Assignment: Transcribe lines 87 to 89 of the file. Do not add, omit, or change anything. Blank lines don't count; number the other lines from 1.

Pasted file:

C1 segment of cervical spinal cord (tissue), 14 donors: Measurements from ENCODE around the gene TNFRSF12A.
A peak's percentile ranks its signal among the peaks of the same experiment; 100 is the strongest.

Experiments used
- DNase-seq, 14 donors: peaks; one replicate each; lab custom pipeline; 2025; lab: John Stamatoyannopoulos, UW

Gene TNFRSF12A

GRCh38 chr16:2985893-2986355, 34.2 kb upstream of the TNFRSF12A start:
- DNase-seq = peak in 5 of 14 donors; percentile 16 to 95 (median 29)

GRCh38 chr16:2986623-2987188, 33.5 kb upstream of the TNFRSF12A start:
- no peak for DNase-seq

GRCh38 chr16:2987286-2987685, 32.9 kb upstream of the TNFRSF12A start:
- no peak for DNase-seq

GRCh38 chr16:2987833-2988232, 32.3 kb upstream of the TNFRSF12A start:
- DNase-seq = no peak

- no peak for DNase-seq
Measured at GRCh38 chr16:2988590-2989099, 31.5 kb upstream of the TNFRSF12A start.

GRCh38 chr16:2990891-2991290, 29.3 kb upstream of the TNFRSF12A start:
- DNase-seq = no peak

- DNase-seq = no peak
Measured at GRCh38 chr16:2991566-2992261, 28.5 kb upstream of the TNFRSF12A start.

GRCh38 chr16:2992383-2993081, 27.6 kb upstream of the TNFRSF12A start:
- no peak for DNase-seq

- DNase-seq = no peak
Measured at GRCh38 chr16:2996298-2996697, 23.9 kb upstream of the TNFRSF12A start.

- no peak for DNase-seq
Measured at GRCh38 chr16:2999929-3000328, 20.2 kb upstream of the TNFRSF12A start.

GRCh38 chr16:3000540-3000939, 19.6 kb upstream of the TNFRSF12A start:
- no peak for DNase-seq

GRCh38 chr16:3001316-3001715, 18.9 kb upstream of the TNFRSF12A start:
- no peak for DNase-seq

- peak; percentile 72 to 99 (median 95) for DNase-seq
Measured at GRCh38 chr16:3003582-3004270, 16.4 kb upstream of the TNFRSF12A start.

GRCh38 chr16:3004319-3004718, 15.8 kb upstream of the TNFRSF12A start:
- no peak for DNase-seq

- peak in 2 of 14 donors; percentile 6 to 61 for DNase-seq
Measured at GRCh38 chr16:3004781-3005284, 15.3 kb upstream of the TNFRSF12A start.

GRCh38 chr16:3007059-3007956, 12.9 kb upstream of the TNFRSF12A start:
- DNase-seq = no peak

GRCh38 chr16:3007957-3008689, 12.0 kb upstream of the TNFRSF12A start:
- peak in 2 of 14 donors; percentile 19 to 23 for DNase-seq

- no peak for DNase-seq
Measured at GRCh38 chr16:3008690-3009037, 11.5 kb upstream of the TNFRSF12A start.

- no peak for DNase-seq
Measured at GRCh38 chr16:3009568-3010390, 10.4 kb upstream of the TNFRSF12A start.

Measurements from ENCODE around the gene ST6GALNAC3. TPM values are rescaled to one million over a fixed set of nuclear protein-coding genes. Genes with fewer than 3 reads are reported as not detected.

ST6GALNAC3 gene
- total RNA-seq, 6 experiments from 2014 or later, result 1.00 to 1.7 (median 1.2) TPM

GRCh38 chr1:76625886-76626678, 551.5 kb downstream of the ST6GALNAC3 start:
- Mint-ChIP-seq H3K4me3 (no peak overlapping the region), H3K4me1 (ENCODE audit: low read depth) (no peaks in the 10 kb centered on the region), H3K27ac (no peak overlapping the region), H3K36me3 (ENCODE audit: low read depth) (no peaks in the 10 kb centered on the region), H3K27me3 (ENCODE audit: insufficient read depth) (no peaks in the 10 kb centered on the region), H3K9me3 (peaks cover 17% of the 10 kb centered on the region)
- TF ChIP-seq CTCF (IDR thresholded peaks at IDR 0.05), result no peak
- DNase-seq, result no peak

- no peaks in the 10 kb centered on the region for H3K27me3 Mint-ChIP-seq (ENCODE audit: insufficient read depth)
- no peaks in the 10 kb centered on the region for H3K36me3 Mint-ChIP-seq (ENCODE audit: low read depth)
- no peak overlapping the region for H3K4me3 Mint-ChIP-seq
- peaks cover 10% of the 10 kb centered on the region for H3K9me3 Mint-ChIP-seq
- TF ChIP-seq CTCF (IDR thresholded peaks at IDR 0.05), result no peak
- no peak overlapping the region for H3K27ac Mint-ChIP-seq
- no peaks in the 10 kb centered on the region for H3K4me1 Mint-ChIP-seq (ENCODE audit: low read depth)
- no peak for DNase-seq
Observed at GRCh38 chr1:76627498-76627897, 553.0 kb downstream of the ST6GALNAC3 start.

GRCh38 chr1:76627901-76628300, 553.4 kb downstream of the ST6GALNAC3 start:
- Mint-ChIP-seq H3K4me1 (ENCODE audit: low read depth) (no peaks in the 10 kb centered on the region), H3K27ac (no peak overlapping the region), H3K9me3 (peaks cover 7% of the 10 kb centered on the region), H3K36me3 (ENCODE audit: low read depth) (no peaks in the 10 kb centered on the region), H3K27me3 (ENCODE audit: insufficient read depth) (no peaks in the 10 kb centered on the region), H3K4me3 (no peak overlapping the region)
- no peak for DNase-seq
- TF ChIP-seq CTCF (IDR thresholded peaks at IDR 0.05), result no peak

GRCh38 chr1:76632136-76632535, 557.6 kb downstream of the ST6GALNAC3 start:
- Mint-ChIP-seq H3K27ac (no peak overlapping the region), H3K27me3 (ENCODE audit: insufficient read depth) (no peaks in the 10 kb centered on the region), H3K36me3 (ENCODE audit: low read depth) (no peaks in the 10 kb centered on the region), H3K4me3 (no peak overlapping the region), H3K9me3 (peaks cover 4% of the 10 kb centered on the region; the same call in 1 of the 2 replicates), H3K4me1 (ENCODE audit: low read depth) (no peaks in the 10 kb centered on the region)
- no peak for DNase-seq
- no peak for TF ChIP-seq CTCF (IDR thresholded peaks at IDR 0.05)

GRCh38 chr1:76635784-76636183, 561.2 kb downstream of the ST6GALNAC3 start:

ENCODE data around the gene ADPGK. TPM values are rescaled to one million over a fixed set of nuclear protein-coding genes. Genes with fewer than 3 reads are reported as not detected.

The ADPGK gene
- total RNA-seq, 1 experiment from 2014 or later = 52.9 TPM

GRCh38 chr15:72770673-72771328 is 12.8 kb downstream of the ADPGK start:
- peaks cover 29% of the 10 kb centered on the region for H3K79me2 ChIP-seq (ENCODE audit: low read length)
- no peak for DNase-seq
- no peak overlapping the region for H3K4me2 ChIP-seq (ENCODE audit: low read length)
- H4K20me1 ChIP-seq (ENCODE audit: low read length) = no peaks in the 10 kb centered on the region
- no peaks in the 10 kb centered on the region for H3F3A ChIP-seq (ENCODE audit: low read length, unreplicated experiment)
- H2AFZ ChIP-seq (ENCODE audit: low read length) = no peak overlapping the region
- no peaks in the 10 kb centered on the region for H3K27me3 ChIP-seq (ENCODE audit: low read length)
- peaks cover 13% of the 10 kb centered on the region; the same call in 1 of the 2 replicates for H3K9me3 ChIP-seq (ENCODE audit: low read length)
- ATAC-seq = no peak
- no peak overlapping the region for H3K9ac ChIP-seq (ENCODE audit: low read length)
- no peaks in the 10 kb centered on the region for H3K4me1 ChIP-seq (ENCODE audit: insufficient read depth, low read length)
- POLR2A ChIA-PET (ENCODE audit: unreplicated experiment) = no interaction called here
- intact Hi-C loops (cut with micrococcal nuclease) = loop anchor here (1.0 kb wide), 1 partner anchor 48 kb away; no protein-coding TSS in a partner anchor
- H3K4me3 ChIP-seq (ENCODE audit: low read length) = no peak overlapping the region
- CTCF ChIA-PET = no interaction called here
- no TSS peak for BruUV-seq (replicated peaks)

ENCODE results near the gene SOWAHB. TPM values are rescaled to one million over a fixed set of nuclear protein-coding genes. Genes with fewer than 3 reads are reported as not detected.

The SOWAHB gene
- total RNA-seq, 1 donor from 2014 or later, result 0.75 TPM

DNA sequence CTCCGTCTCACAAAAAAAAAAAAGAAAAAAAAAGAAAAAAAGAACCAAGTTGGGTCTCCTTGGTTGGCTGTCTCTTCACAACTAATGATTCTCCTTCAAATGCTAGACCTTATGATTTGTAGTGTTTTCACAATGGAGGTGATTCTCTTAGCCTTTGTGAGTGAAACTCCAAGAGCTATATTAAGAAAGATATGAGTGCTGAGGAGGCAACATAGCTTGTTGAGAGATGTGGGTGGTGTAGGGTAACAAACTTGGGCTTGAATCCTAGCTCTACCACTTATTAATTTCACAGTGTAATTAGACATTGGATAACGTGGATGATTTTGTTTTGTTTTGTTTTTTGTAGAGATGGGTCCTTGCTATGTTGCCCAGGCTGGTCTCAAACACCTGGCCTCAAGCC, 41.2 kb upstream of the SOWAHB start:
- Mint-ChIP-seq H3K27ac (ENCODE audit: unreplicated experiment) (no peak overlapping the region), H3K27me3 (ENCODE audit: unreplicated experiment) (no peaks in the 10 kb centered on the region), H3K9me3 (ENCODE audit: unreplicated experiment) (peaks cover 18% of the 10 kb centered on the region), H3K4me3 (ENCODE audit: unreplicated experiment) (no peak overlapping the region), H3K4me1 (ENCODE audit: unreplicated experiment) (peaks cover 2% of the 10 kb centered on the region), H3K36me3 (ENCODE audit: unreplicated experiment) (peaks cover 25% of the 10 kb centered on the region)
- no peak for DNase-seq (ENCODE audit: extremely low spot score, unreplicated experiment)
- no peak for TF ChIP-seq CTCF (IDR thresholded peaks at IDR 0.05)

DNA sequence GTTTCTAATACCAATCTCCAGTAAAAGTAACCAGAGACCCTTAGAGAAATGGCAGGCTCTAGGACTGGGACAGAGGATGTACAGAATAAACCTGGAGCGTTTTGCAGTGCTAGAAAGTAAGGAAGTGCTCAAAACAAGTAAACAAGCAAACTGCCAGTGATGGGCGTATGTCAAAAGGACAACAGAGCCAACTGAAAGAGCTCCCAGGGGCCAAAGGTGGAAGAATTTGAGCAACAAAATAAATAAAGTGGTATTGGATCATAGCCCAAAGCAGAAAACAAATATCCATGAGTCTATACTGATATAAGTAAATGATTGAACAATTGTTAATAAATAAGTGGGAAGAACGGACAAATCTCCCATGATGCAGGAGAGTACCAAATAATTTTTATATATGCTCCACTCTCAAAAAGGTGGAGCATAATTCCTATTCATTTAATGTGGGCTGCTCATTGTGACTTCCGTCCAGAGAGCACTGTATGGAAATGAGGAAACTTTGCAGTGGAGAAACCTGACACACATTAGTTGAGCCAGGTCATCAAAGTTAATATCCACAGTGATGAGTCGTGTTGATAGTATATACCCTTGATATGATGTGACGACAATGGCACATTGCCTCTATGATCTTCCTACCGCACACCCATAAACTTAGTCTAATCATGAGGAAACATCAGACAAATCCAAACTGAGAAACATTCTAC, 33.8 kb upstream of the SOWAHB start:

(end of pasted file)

- CTCF ChIA-PET = no interaction called here
- no TSS peak for BruUV-seq (replicated peaks)

ENCODE results near the gene SOWAHB. TPM values are rescaled to one million over a fixed set of nuclear protein-coding genes. Genes with fewer than 3 reads are reported as not detected.